Saturday, July 14, 2012

Abuse of alphabets in Jonathan Sack’s The Great Partnership

Now that I’ve gotten over my shock and horror (I, II, III), here is a straightforward summary of the errors that underlie one of the central arguments of the chief rabbi’s attempt at a grand synthesis of spirituality with science.

Sacks’ argument runs that Hebrew (being written right-to-left and without vowels) engages the right hemisphere of the brain (and so engenders or conduces a right-brain worldview), whereas Greek (being written left-to-right and with vowels) engages the left hemisphere (and so engenders or conduces a left-brain worldview). Hence, Sacks asserts, removing the Hebraic (Judeo-Christian) element of our society makes it, and us, one-sided, unbalanced, unstable: wholesome societies are comprised of whole people who use the left and right hemispheres of their brains.

What follows is simply a list of three types of errors in his writing-systems-based argument: failures of fact, of unconsidered alternatives, and of “big picture” synthesis. I leave you draw your own conclusions.

But please don’t read this as: “Oh, Sacks got his linguistics wrong. Guess I’d better skip that bit and read the rest of the book.” The questions the list of errors raises are: How difficult would it have been to avoid these errors? How likely is that The Great Partnership really understands and values science and scholarship? Is it really qualified to offer “big picture” solutions concerning society, knowledge, and meaning?

You can’t fight off a locust swarm with a fly swat. So, if I concentrate on the abuse of alphabets, it’s not because there aren’t problems elsewhere. I’m just tending to my own backyard. (Not that I’m ruling out adding in another couple of cents’ worth later…)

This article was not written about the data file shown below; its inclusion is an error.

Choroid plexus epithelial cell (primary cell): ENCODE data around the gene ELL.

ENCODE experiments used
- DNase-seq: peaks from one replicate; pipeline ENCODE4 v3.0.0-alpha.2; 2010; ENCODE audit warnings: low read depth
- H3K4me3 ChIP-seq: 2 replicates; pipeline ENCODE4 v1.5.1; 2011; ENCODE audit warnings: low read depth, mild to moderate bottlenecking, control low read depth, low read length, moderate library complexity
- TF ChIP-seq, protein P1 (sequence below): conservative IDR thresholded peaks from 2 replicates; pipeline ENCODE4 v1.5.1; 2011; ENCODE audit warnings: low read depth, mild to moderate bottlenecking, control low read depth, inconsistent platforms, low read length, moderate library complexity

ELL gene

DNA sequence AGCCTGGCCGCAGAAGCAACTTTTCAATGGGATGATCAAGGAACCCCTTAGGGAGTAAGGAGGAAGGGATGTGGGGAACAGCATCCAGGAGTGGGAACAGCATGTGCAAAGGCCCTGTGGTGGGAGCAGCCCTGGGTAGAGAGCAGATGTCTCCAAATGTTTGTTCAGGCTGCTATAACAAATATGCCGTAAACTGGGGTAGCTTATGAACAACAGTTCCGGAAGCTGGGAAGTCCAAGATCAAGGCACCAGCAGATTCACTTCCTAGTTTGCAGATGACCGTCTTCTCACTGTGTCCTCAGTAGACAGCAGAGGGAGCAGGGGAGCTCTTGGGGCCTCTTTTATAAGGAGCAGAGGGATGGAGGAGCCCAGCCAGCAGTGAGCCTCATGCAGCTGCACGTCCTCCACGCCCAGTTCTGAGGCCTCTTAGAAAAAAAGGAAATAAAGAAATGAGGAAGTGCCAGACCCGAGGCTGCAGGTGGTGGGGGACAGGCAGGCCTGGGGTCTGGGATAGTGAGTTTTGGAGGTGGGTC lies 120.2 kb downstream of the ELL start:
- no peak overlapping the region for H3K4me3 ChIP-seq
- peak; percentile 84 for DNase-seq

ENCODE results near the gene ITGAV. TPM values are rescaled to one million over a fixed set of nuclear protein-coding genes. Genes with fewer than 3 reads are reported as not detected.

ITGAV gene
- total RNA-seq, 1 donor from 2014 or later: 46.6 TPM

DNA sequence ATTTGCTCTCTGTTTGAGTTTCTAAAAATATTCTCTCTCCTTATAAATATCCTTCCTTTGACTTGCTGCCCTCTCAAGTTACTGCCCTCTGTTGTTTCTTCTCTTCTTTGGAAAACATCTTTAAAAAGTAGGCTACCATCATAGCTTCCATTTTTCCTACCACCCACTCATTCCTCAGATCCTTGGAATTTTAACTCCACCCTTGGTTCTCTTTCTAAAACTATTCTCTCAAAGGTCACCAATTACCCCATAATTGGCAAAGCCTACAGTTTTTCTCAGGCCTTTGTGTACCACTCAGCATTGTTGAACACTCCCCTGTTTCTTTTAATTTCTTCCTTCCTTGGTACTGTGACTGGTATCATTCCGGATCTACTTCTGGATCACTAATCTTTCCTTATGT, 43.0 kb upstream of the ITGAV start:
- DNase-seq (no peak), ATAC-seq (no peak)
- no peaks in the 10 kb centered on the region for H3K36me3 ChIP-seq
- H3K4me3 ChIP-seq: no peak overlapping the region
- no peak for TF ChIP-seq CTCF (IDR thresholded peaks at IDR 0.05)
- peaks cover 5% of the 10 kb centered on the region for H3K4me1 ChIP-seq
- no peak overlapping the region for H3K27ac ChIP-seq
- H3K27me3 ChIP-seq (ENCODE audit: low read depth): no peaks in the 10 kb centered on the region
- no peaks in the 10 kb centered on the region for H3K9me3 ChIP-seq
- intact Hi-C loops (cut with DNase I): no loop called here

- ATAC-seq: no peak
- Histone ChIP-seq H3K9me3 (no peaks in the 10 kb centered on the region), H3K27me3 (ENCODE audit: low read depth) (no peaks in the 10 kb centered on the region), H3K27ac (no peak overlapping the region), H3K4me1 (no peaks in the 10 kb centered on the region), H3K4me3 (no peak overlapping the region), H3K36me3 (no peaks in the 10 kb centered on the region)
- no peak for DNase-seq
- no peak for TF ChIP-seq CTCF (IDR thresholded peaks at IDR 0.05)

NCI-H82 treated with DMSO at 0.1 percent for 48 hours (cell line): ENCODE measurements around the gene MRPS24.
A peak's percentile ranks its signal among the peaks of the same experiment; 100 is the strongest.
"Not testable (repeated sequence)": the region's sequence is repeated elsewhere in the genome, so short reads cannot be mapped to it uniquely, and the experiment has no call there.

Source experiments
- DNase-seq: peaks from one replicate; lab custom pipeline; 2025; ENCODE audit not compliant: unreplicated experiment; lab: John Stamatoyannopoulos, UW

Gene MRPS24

Errors arising from failure to check or reflect on basic facts

1. Hebrew does not write without vowels.

EVIDENCE. If so, gamal (camel), gamul (weaned), gimel (letter ג), and gomel (benefactor)—and gmala, gmali, gmalo (her/my/his camel), etc.—would all be written identically. They aren’t.

2. Presence of vowels does not mean that Greek (English) is read letter by letter, as opposed to ‘big picture’-wise reading for “vowelless” Hebrew.

EVIDENCE. The closest we come to letter-by-letter reading is when we encounter unknown words, like isobutylparaben. Otherwise, we recognise words in a single glance. This is the basis of the common psycholinguistic/neurolinguistic experimental technique of ‘masked priming’, in which subjects read words that are flashed at them so quickly that they are not aware of having seen anything.

3. Reading in Greek (English) versus Hebrew (Arabic) does not show opposite lateralization.

EVIDENCE. See the left lateralization (left inferior fusiform gyrus and left middle fusiform gyrus) of brains reading Hebrew and English here. (Besides a lit review, I followed up with researchers in Jerusalem, London, Paris, and in the joint New York University – Abu Dhabi research team.)

4. Purported generalization. Voweled scripts run left-to-right. Vowelless run right-to-left.

COMMENT. The Great Partnership asserts that the opposing voweliness and direction of Greek and Hebrew cannot be coincidence. If this statement is meant to cover just Greek and Hebrew, then it is a basic error of reasoning: with only two data points, any correlation could be a coincidence. The statement only has content if taken as a generalization, in which case it is clearly false.

EVIDENCE. Voweled scripts not running left-to-right: Ladino, Meroitic, Mongolian, Sogdian, Sorani, Thaana (Maldives), Yiddish. Vowels are largely predictable in Iatmul, Kalam, Maltese, Yimas, yet these are not written right-to-left.

Errors arising from failure to consider alternative explanations.

5. Ancestry and ambient systems, not vowellessness, account for direction.